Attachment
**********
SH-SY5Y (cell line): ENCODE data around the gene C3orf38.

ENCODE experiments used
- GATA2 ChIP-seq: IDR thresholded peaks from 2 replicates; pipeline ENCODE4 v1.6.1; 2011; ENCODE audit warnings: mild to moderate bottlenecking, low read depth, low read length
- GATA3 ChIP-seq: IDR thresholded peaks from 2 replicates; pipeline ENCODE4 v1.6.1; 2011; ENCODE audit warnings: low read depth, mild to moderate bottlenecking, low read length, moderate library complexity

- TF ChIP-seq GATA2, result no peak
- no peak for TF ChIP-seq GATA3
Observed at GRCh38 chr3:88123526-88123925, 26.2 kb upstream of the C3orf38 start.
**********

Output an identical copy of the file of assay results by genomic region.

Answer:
SH-SY5Y (cell line): ENCODE data around the gene C3orf38.

ENCODE experiments used
- GATA2 ChIP-seq: IDR thresholded peaks from 2 replicates; pipeline ENCODE4 v1.6.1; 2011; ENCODE audit warnings: mild to moderate bottlenecking, low read depth, low read length
- GATA3 ChIP-seq: IDR thresholded peaks from 2 replicates; pipeline ENCODE4 v1.6.1; 2011; ENCODE audit warnings: low read depth, mild to moderate bottlenecking, low read length, moderate library complexity

- TF ChIP-seq GATA2, result no peak
- no peak for TF ChIP-seq GATA3
Observed at GRCh38 chr3:88123526-88123925, 26.2 kb upstream of the C3orf38 start.